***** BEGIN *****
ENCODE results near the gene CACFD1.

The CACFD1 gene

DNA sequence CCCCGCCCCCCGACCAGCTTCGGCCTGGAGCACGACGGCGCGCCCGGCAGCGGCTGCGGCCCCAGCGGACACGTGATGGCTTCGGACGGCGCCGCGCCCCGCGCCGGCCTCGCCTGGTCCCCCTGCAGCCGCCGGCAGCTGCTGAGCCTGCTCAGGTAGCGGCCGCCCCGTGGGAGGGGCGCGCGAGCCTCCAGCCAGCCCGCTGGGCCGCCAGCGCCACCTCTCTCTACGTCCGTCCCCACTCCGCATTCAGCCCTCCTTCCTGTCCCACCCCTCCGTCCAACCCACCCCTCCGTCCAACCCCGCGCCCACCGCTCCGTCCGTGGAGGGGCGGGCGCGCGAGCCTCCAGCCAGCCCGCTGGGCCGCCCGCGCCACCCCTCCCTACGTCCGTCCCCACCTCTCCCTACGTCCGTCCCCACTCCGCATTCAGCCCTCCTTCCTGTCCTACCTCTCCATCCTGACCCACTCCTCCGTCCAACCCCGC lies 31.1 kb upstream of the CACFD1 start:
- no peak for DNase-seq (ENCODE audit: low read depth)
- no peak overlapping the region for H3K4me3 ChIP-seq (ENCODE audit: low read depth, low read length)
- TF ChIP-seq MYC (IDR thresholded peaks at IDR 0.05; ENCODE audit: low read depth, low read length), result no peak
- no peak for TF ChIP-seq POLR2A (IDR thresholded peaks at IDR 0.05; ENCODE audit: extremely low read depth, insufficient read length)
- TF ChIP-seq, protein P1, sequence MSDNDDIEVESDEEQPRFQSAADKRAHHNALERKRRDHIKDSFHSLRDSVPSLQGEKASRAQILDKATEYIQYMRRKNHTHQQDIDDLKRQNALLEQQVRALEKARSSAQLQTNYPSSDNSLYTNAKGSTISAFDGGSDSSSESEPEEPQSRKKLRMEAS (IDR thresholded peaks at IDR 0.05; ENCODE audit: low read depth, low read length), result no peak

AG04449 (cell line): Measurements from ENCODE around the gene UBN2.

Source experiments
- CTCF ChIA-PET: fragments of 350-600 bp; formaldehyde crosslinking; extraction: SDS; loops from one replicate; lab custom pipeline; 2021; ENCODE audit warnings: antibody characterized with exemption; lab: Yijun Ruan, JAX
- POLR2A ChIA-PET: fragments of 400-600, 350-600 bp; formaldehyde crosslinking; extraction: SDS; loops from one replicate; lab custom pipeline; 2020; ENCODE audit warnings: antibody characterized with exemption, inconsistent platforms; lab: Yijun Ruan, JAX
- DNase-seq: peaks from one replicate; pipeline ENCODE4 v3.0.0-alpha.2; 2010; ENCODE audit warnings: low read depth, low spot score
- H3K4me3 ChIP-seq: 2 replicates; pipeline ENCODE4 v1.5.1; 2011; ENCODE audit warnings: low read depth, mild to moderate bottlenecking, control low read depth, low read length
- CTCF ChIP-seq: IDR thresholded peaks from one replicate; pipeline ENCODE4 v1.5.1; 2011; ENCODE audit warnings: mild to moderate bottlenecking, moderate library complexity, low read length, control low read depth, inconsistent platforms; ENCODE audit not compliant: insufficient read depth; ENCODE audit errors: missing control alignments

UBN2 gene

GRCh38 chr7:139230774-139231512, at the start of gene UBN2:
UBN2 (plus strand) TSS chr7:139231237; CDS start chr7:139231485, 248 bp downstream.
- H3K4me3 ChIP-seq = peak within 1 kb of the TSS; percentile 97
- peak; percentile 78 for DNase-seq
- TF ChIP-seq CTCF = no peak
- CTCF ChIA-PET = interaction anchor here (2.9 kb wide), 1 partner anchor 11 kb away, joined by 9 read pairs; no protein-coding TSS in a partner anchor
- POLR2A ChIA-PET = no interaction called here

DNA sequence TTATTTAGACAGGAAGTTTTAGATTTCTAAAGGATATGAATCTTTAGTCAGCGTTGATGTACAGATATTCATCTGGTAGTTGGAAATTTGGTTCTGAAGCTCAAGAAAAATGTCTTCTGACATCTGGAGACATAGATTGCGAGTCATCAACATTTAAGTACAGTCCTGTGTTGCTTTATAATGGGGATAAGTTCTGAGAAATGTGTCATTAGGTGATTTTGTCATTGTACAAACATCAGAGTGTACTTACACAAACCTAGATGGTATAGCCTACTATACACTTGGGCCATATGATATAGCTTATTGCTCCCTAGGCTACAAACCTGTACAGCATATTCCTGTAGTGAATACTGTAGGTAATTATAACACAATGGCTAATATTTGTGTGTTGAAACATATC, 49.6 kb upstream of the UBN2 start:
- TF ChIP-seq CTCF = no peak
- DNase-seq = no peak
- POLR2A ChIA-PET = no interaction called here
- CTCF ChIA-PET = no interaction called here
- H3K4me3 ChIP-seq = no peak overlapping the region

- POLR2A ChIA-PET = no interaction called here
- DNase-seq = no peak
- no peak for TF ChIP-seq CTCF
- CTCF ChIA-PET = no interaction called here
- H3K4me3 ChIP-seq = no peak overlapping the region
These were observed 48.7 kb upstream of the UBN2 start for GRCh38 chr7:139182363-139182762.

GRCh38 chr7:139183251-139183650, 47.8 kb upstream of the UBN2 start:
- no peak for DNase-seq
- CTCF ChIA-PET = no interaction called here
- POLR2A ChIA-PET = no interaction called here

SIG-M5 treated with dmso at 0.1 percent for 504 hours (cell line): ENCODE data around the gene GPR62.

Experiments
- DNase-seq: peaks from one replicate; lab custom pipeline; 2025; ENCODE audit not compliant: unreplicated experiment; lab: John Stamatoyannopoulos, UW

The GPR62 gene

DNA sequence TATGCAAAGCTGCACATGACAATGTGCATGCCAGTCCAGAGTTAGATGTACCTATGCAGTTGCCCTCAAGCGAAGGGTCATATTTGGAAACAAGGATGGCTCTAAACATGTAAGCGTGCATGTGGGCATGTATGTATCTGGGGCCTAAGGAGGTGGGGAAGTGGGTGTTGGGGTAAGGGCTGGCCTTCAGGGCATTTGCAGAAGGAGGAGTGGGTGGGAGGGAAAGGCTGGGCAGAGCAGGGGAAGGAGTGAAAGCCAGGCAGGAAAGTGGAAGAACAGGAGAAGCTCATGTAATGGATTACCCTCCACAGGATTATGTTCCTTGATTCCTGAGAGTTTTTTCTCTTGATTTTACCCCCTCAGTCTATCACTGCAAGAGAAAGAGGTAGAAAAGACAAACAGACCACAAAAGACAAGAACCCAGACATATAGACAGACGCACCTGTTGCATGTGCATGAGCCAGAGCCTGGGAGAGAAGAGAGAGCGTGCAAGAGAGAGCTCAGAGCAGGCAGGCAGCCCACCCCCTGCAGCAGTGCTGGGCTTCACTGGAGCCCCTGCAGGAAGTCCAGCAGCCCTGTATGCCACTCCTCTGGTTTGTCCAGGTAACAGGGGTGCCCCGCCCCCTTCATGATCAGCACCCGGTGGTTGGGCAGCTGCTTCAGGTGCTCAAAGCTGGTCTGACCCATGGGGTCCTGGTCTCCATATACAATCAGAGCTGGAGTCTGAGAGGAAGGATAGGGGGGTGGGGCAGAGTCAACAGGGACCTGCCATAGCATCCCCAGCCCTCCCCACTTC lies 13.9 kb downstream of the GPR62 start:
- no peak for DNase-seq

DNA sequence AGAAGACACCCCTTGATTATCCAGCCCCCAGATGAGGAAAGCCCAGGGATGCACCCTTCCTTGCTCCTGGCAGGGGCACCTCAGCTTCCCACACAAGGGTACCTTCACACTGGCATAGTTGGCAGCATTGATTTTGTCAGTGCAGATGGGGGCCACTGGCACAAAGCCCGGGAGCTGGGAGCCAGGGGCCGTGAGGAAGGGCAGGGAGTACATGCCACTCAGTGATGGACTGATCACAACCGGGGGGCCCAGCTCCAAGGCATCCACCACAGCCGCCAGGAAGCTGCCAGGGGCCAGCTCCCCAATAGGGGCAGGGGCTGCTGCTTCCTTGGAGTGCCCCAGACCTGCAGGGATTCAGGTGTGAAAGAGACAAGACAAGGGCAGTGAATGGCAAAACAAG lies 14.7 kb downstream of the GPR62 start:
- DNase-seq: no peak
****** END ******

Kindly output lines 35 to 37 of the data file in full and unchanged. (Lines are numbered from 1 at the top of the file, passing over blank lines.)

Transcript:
These were observed 48.7 kb upstream of the UBN2 start for GRCh38 chr7:139182363-139182762.

GRCh38 chr7:139183251-139183650, 47.8 kb upstream of the UBN2 start:
- no peak for DNase-seq